Divorce Options: Litigation

In our first two posts about divorce options, attorney we discussed Limited Assistance Representation and mediation. In the last post in this series, we examine the most common approach to divorce.

The final and most common option is litigated divorce. Litigation does not necessarily mean that the case goes to trial, and often times it does not. The process to initiate a divorce is that one spouse needs to file a Complaint for Divorce with the Probate and Family Court and serve the other spouse with the Summons and Complaint. Most complaints for divorce cite as the reason for divorce that the marriage has irretrievably broken down and there is no hope for reconciliation. This is referred to as a no-fault divorce and is the most common. A fault divorce is different because there is a specific reason that the marriage dissolved, such as adultery, desertion, cruel and abusive treatment, confinement in prison, habits of intoxication, or impotency. The spouse initiating the divorce has the burden of proving the other spouse behaved in one or more of those ways during the marriage, and this can be a heavy burden; it is usually easier to show that a marriage has no hope of reconciliation. Also, there is no significant benefit to filing for a fault divorce, as it is only one of the eighteen factors a judge will look at to determine property distribution, alimony, and child custody and support.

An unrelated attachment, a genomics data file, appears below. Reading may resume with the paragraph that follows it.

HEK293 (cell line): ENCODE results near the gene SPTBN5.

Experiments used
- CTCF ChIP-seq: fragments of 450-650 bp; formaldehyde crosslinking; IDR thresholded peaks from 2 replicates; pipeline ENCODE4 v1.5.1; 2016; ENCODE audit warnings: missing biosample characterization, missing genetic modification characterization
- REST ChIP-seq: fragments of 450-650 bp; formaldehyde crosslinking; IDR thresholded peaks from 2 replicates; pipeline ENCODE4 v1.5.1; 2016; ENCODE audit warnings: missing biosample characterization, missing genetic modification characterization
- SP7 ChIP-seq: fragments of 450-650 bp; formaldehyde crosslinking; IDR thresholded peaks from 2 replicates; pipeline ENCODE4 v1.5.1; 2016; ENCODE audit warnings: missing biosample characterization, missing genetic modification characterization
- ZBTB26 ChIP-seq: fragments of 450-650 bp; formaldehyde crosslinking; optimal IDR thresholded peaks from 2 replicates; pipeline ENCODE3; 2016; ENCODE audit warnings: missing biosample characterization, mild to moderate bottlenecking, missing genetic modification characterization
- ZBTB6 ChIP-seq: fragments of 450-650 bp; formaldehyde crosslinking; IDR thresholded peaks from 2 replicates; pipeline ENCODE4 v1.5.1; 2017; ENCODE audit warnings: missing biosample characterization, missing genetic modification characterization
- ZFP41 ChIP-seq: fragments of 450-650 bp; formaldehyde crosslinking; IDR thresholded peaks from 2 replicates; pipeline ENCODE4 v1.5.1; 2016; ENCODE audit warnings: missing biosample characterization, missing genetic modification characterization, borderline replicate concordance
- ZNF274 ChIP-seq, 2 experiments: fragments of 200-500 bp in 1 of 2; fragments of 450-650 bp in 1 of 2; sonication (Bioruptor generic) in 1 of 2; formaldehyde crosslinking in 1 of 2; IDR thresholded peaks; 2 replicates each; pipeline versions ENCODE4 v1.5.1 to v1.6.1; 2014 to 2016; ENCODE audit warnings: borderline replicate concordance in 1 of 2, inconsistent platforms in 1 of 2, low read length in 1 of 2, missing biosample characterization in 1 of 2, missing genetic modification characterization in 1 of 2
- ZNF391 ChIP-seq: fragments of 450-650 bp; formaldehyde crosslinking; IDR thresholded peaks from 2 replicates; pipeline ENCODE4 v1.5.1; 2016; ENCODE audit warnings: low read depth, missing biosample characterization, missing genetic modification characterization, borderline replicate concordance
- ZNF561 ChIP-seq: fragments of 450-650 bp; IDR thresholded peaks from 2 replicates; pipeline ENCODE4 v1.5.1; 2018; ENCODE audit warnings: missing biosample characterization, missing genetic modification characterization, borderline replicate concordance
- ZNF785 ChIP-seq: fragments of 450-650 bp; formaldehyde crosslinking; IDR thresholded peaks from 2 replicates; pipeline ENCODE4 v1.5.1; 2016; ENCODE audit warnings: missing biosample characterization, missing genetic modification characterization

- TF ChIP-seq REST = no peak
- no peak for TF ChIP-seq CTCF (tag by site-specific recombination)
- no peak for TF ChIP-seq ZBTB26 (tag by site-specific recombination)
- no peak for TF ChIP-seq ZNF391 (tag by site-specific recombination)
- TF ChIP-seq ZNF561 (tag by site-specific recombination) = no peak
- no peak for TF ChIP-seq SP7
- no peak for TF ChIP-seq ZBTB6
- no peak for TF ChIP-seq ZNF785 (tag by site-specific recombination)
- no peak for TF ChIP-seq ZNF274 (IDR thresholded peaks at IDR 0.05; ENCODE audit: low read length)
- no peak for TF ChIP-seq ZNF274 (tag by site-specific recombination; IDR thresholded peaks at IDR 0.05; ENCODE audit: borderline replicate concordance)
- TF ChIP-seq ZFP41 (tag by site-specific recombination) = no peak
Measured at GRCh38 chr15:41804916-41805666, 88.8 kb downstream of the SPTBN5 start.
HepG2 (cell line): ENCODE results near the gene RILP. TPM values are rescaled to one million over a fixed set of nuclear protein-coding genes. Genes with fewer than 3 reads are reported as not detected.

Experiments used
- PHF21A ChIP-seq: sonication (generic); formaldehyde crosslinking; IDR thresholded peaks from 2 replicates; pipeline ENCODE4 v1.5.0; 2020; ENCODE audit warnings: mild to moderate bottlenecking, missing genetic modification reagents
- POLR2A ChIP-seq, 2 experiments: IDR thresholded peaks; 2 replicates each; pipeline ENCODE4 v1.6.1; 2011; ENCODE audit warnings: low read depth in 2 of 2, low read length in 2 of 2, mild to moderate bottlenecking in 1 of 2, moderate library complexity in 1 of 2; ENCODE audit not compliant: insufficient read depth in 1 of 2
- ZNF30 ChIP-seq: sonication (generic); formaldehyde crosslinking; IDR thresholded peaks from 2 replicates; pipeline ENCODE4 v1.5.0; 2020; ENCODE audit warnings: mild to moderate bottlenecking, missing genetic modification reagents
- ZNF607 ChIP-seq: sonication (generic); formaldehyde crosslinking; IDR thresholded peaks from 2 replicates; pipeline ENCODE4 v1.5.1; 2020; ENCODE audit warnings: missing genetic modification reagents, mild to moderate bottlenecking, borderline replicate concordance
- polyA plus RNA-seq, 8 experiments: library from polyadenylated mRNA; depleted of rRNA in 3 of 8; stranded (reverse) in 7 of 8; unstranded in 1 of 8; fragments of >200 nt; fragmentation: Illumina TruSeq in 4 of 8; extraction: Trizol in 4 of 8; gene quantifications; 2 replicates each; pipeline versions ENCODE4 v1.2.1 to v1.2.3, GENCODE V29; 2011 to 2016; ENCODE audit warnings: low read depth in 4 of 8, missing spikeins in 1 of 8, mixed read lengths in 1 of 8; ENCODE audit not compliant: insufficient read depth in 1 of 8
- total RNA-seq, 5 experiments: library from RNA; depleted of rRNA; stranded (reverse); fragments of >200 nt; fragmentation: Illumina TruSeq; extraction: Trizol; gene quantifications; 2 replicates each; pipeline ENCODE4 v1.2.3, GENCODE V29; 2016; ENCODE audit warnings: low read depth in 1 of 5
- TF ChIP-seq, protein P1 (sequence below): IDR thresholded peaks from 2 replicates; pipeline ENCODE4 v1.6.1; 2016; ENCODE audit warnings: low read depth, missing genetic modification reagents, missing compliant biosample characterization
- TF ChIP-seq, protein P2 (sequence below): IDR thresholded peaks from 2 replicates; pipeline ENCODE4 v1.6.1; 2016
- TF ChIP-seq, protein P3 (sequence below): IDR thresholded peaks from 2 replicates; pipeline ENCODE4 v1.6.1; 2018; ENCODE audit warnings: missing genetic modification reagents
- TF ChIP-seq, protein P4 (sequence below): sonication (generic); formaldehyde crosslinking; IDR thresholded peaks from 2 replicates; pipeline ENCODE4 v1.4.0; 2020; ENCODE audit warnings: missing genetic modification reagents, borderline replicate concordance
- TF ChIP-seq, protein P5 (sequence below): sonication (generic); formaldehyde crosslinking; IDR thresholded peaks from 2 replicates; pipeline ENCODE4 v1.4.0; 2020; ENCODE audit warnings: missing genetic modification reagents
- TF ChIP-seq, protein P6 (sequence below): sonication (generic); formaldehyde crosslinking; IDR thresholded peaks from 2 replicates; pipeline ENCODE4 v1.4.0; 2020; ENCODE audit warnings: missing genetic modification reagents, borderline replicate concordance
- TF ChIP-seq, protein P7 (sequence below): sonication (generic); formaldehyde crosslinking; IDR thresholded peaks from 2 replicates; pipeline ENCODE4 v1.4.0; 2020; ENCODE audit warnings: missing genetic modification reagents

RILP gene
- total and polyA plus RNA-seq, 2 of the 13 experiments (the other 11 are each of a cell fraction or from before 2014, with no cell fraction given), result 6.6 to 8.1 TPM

Litigation is an appropriate option when a divorce is combative or emotionally charged. Litigation allows each party to have a lawyer advocating for their best options, which is a great asset to have during the divorce process. It also allows for some negotiation between the initial filing of the divorce and the first court appearance (usually a pre-trial conference). Many cases are settled before the pre-trial conference, at which time the judge reviews the separation agreement with the spouses, which will become the final divorce decree.

One danger of litigation occurs when the parties do not settle beforehand – any disagreement will be settled by a judge who knows little about your situation, but will have the final decisions about personal topics such as your children, assets, or potential future alimony. This option is usually pursued by spouses who have significant personal and/or business assets and cannot decide between themselves a fair and equitable allocation. Cases which involve alimony or spousal support may also go to trial, since there are many factors a judge can weigh in determining the type, amount, and duration of alimony and spouses seldom take all of those factors into consideration.

If you need any assistance with a divorce or family law matter, please contact our office at 413-583-5196 or info@govelawoffice.com.